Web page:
Tuesday, 7 April 2015

Mr Ripley's Interview with Ross MacKenzie - The Nowhere Emporium (Kelpies)

This has to be one of my favourite middle grade reads so far this year; pure fantastical fantasy. I'm really pleased to have been able to ask a few wee questions about the book and Ross's writing career. Thank you for your brilliant responses. 

Tell us a little bit about The Nowhere Emporium?
The book follows Daniel Holmes, an orphan who stumbles across an enchanted shop called The Nowhere Emporium. Daniel sort of falls into a job as apprentice to the mysterious owner of the Emporium, Lucien Silver. The shop contains a huge labyrinth of passageways, and behind the many doors lie Mr Silver's "Wonders" - rooms where nothing is impossible and the only limit is the imagination. Daniel loves his new life in the shop, but when a shadow from Mr Silver's past shows up and threatens everything, it falls to Daniel to save the day.

Give us an insight into your main character. What does he/she do that is so special?
Daniel is an orphan. He has vague memories of his parents, and when we meet him at the beginning of the book his life is pretty miserable. He's lonely. He's having a bit of bother with bullies. But that changes when he finds the Nowhere Emporium. It becomes quite obvious that Daniel has a gift for magic. But I think it's Daniel's bravery and cleverness that really sets him apart, even over and above the magic stuff.

Will you be writing a sequel? If so what can you tell us about it?
I wouldn't rule it out but I really don't know!  The kernel of an idea for an Emporium sequel is definitely there, but there are so many other ideas pushing and shoving in my head, and I'm always attracted to shiny new things. And of course it also depends on whether readers actually want a sequel.

Do you write an outline before every book you write?
The short answer is no. The slightly longer answer is that I do make notes of where I think the story will go. It's a bit like setting of on a journey with a few places marked on a map, but lots of space between those destinations for exploring. Sometimes there's treasure waiting on those unexpected detours.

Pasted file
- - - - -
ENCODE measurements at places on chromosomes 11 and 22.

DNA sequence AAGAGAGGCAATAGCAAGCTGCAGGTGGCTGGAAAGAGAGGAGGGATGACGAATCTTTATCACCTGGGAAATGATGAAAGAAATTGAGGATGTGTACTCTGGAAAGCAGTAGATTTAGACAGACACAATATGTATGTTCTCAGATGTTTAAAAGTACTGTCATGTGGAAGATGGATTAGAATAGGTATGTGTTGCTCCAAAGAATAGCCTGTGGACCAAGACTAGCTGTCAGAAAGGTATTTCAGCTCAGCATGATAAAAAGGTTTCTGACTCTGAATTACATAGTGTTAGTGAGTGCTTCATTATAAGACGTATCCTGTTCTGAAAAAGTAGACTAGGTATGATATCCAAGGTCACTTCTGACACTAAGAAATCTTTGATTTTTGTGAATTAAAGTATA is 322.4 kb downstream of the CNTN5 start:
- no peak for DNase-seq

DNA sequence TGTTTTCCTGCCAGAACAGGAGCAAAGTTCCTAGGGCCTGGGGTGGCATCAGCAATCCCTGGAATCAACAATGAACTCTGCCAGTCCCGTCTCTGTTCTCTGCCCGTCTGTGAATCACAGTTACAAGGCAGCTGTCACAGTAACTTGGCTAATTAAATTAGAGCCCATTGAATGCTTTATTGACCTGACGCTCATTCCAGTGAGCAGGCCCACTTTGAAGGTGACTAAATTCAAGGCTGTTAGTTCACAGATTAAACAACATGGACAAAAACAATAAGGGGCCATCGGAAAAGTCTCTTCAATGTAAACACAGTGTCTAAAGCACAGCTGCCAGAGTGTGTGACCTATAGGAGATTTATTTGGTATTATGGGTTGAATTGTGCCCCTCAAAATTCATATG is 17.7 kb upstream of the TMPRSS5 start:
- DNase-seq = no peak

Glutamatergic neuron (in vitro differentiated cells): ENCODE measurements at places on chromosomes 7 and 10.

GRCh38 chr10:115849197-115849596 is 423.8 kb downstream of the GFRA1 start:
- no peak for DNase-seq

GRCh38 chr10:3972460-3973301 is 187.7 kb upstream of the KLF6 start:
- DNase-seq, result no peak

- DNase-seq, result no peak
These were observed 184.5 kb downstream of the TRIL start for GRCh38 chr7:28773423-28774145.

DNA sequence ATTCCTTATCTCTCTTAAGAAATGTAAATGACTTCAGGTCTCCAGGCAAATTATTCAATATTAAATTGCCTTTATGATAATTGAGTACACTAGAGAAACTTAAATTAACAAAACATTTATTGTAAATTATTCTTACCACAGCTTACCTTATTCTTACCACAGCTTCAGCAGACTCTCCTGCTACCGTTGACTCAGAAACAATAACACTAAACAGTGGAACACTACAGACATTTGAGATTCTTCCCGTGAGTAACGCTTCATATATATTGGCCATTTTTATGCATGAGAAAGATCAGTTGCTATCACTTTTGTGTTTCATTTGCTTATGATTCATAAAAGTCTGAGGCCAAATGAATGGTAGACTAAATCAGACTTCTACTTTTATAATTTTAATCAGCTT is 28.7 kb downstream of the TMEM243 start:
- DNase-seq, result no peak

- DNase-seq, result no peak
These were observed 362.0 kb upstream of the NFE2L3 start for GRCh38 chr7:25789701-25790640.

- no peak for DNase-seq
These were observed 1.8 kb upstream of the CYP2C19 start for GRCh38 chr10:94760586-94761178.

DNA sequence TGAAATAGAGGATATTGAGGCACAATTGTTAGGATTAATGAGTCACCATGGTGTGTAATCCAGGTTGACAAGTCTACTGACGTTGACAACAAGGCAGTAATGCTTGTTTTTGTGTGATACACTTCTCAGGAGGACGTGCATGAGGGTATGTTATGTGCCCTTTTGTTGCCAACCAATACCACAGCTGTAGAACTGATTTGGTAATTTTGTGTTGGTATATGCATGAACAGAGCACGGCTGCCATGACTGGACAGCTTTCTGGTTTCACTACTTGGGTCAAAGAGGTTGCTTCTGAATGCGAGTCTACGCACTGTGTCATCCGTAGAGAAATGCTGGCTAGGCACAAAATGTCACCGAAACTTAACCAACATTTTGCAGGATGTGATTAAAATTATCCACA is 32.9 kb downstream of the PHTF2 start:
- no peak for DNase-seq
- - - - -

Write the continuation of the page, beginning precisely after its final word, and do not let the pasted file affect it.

While you were writing, did you ever feel as if you were one of the characters?
I do get lost in a story when I write, and for me that's one of the joys of being a writer. The characters come alive and do unexpected things, and I suppose there must be a bit of me in all of them.

Do you proofread/edit all your own books or do you get someone to do that for you?
My lovely agent Stephanie is the first person to read any of my new stuff, and she's really good at telling me right away if something is working or not. We worked hard to get The Nowhere Emporium in shape, and it's a better book because of that process. 
And of course, once the book finds a publisher, all the fun starts again when you get to work with an editor, refining the story even more.

How do you think you have evolved creatively?
I'm definitely more confident now, and I'm becoming comfortable in trusting my gut on what works and what doesn't. Also, I think The Nowhere Emporium is a big leap forward for me in terms of finding my voice and the sort of stories I want to tell. I'm just getting started.

Have you ever hated something you wrote? 
Loads of times! If I wrote longhand I'd have wasted an unthinkable amount of paper on rotten ideas by now. Thankfully I write on computer so the trees are spared.

What books/authors have influenced your writing? 
Neil Gaiman for sure. Everything he writes sticks with me afterwards for the longest time. The Ocean at the End of the Lane is one of my all-time favourite books. I'd also say JK Rowling, Terry Pratchett and Stephen King have been major influences.

What book are you reading now? 
Great Expectations by Charles Dickens.

Is there anything else that you would like to tell us?
My new blog/site will be up and running soon. I'll be posting about my journey as an author, writing the occasional short story, and answering any questions readers might have. You can find it at rossmauthor.com

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